Monday, 4 July 2011

So doctors aren't in it for the money then?


It seems that our noble doctoring profession - the one that wants to maintain cosy little local monopolies rather than expose itself to competition - has other ways for its members to make huge amounts of money at the taxpayers expense:

The taxpayer-funded “notional rent” scheme allows GPs to buy buildings for their surgeries which they then “rent” back to the Department of Health for more than the mortgage repayments, according to the report.

Surgeries are then sold off when the GP retires and they are allowed to keep the profits from the sale of the building.

A nice little earner I think this is called:

The NHS paid GPs £630m in rent for their privately-owned surgeries last year, an increase of 70 per cent since 2004, when the figure stood at £370m.

The total cost to the Department of Health in the past five years has been £2.5bn.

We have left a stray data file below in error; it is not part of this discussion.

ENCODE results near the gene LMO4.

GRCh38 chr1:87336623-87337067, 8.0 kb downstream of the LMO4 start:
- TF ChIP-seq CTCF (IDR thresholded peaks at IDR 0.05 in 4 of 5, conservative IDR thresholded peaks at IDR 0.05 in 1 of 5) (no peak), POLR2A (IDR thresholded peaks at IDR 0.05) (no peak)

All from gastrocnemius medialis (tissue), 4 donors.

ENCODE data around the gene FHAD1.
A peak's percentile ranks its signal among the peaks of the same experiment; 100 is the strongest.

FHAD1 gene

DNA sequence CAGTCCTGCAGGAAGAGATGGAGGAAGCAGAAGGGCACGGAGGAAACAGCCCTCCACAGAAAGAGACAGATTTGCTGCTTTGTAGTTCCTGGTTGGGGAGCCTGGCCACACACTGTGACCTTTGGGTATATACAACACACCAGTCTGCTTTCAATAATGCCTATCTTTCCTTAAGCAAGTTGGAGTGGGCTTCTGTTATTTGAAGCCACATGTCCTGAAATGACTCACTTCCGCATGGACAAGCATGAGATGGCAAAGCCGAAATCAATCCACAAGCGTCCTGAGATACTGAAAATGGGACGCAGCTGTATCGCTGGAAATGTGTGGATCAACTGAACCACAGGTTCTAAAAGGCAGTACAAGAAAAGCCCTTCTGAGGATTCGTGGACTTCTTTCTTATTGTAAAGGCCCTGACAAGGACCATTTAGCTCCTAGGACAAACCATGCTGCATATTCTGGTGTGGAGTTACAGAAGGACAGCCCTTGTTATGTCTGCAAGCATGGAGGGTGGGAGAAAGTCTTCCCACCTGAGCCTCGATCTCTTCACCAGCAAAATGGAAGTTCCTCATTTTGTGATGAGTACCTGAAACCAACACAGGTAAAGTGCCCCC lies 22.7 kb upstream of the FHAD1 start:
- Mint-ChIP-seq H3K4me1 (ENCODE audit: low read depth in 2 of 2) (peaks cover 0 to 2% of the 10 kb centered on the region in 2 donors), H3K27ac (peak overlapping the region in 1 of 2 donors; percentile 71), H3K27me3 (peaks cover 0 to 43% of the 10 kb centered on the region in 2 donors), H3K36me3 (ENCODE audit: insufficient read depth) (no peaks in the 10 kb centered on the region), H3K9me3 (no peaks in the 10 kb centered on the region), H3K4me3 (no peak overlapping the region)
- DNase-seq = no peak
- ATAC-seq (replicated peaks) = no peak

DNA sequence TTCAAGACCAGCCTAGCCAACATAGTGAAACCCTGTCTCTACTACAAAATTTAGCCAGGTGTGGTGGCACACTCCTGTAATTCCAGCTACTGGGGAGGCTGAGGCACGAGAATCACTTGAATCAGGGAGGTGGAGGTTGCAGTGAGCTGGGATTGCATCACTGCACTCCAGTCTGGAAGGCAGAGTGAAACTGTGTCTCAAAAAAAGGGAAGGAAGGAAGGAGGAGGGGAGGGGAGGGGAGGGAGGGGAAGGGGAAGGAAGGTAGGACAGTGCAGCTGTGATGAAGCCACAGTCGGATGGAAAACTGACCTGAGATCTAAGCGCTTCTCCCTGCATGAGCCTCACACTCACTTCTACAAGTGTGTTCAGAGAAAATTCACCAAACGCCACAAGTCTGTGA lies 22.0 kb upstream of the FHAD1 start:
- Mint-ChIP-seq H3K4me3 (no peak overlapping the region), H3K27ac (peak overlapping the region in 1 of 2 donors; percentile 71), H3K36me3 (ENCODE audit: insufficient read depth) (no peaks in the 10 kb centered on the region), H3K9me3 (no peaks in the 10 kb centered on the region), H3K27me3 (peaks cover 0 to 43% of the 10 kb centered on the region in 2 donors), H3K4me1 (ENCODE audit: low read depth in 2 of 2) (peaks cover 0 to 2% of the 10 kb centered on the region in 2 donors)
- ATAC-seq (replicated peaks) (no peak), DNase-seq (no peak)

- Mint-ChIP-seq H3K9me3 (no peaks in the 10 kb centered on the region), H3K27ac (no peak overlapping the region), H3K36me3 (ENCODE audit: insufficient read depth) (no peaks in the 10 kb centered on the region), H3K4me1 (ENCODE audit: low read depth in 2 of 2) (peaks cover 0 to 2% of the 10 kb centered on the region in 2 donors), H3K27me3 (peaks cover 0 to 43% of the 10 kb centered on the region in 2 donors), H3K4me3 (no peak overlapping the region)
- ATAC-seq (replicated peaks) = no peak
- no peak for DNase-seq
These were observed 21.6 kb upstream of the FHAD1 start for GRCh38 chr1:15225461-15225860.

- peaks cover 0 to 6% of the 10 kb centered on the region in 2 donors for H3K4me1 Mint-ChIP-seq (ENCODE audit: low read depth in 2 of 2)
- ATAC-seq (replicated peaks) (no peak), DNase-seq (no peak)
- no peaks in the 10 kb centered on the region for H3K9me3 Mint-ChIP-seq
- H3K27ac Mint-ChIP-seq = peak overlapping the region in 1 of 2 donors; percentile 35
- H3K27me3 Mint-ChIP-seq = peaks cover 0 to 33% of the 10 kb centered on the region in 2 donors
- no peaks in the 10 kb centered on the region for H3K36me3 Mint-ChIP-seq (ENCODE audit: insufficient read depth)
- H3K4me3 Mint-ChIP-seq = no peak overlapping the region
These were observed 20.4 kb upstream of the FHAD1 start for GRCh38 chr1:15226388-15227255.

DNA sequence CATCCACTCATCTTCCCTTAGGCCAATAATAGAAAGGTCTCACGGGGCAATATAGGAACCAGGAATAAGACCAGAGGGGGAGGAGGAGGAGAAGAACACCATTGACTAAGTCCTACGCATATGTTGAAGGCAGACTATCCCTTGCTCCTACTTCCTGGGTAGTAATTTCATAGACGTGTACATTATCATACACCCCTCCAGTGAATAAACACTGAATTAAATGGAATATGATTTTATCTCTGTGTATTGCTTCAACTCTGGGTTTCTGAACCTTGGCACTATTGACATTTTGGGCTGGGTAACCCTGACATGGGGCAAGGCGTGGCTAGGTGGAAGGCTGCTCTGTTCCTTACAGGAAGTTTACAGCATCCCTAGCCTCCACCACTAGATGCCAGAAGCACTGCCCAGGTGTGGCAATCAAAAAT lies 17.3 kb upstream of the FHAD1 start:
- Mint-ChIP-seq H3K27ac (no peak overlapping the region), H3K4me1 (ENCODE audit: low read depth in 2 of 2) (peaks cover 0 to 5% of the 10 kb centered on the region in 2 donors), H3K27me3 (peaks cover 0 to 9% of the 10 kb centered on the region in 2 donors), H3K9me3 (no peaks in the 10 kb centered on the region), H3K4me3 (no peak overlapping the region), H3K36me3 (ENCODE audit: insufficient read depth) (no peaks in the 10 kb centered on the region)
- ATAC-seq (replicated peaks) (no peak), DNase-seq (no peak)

But, as we know, the doctors aren't in it for the money - this is just a way of getting better premises - or so say the Department of Health (should we not rename it the department of making doctors even richer?):

"This system incentivises GPs to expand and improve services so that people have proper access to modern facilities. It represents the cost to GPs of renting or owning the premises, and is a cost that would met by government direct if GPs did not." 

So we pay more than the borrowing cost to GPs and allow them to keep the capital gain - all sounds a bit like how another "professional" group feathered their nests!


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